tion to the actual experience of the worker-
and this double stimulation goes to make
students, and (4) the social application of the
a strong impression. In India, unfortunately,
new knowledge to problems of the workers'
the educated populace seems to be remark-
own lives."
ably ignorant of the uses of lectures and
tragically indifferent to educative lectures.
The most important thing to remember
In America admission to lectures is by
in conducting discussions in these classes is tickets, and in our country even free
to see that you discuss the things that are lectures find an almost empty hall. It is
of interest to students themselves and in time the people here were made to realize
which you too have an interest. Another the importance of lectures other than those
important keynote to the successful work-
that are merely political or humorous,
ing of these classes is to keep the problems and this can only be done through a
of these workers before your eyes always, process of intelligent adult education. For
problems such as technological unemploy-
this purpose a discussion following a
ment, loss of personal skill and satisfac-
lecture is certainly useful. Such a procedure
tion born of individual creative work and
"clears up obscurities and prevents that
increased leisure time for the workers. As final feeling of infallibility which many
regards subjects, students may be
* Hawkins, G. Educational Experiments in Social Settlements.

professional lecturers come to have and man speaks of the remarkable goodness of
sometimes to transmit to their audiences."* Gandhi, and there a lady with three children
comes and wrangles that '' marriage should
In Western countries there is a growing
be abolished." Next day, a youth fresh
tendency to use the " F o r u m " as a useful from the college, pickwickally dressed and
method in adult education. In this form of with unkempt but very luxuriously grown
education a leader of ability studies a hair on his head, comes and declares that it
subject and presents it to the audience and is high time the gods and goddesses of the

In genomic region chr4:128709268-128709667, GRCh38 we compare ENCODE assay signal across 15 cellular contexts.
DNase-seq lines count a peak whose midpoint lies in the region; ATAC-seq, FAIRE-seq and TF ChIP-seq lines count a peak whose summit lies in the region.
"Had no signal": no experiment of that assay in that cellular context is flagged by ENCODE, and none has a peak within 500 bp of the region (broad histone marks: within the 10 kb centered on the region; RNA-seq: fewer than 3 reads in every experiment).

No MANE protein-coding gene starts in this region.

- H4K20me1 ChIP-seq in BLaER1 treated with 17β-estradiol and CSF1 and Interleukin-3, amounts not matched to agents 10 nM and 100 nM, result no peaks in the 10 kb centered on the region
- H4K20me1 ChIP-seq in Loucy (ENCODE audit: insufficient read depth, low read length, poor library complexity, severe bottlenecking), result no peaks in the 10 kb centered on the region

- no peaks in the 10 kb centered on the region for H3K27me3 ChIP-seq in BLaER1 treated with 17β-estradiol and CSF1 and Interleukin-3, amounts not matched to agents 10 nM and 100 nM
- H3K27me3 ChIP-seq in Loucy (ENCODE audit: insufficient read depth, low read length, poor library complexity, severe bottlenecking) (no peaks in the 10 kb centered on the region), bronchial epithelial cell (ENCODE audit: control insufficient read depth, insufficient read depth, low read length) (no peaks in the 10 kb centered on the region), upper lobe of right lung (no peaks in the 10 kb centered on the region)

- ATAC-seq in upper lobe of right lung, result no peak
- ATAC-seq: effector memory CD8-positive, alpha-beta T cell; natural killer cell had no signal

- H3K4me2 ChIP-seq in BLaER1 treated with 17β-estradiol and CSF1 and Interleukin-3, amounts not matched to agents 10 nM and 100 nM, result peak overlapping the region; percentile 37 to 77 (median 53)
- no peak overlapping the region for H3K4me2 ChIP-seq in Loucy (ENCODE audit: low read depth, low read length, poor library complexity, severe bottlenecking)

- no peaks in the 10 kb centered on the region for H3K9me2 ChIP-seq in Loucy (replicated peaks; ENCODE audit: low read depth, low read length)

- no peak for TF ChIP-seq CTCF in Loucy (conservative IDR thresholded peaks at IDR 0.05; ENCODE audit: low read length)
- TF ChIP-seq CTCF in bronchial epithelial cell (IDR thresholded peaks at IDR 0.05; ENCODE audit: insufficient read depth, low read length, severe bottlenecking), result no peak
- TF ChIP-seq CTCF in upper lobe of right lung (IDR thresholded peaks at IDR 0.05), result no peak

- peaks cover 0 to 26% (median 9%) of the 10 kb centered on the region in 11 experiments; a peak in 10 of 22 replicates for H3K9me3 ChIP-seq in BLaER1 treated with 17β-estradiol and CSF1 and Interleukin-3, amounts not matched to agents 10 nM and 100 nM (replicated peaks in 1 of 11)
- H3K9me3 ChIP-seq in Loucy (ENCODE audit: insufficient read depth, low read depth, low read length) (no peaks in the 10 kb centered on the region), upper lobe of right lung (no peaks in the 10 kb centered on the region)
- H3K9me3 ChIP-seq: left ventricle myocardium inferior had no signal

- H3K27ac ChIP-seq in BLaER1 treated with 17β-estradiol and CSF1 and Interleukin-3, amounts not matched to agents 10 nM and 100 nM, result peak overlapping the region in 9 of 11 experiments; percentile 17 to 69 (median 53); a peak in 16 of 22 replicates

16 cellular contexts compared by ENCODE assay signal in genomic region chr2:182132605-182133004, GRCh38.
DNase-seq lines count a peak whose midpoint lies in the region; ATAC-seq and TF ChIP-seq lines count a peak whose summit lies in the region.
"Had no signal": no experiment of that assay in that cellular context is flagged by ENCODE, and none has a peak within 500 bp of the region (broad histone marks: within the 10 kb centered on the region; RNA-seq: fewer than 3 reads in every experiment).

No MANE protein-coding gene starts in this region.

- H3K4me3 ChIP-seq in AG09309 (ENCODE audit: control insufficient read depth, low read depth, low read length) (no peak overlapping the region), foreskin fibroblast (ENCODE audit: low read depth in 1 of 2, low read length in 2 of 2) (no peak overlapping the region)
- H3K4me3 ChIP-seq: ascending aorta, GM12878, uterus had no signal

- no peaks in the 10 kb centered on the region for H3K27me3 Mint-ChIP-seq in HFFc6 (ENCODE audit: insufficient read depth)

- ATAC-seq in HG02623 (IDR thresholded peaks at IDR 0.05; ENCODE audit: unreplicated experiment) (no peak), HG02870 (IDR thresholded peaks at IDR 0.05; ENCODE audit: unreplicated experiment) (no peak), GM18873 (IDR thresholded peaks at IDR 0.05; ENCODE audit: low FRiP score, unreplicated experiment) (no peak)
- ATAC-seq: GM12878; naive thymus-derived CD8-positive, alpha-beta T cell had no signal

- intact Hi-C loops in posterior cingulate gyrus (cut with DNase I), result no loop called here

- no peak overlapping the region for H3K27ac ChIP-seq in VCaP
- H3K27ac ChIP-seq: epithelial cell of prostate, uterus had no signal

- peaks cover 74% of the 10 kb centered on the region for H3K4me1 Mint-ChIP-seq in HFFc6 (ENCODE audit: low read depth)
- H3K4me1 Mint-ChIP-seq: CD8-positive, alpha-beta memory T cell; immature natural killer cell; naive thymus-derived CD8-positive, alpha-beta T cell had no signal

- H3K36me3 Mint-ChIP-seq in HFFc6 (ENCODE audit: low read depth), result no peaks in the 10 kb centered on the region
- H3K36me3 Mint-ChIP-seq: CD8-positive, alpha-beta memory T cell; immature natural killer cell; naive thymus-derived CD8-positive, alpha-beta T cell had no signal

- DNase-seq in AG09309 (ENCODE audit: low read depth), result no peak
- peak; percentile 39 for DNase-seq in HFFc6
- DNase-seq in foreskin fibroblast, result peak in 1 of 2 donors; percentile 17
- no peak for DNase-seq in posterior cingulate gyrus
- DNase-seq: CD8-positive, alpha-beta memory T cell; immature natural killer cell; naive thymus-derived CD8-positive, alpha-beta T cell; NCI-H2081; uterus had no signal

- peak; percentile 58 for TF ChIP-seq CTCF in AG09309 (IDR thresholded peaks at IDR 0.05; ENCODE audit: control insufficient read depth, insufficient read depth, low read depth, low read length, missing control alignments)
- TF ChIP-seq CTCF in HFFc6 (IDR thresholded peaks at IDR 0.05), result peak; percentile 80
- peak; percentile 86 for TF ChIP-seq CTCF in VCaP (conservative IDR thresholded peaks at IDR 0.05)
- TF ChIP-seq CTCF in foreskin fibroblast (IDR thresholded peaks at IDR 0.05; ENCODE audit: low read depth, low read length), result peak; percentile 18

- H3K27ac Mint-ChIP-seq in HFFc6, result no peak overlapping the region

then the lecture-hall immediately becomes world were done away with and a bust of
a views-expressing hall. Everyone gets Ingersoll installed in their place. Then
into the spirit of the subject and expresses there is the inevitable puny creature who
his opinion on it, supporting or opposing
the leader. Thus the Forum works as a weeps over the badness of Englishmen
neutral meeting place and testing ground
Through the Desk.—If authors can be
for warring opinions, and finally it serves hailed as one of the most important and
as a stiffener of liberal opinion. In other influential body of educators, then it is
words, the Forum is used (1) for imparting clear that the adult educator who writes
information and (2) to unite groups to sets books and articles on various subjects
of ideas.
interesting to adult students is doing
them a real service. The press can be very
There is yet another form of adult useful in keeping the great educated public
education through the platform. It is of continuously interested in the problem of
recent growth in America and seems to adult education on the one hand, and in-
be appropriate to Indian conditions. Called formed, on the other, of the advance made
the Panel Discussion, it, in the words of in this direction in the neighbourhood in
Morse Cartwright, "places responsibility which the particular adult educator is
for leadership in a round-table discussion working and is interested. He in his turn
upon a selected group of from six to twelve can educate the masses by writing
individuals, with a chairman in charge." articles on subjects which are associated
The latter first expounds the subject. with the lives of all, sanitation, hygiene,
This is followed by a discussion, but house and town planning, and their
without set speeches, by the members of the
influences on the lives and character
panel in the hearing of the general audience ; of citizens, etc., and the more advanced
and finally the question or questions adult educator, say, the social reformer, may
developed by the panel are placed before proceed further and quicken the interest
the entire assemblage for further discussion. of the public in such matters as changes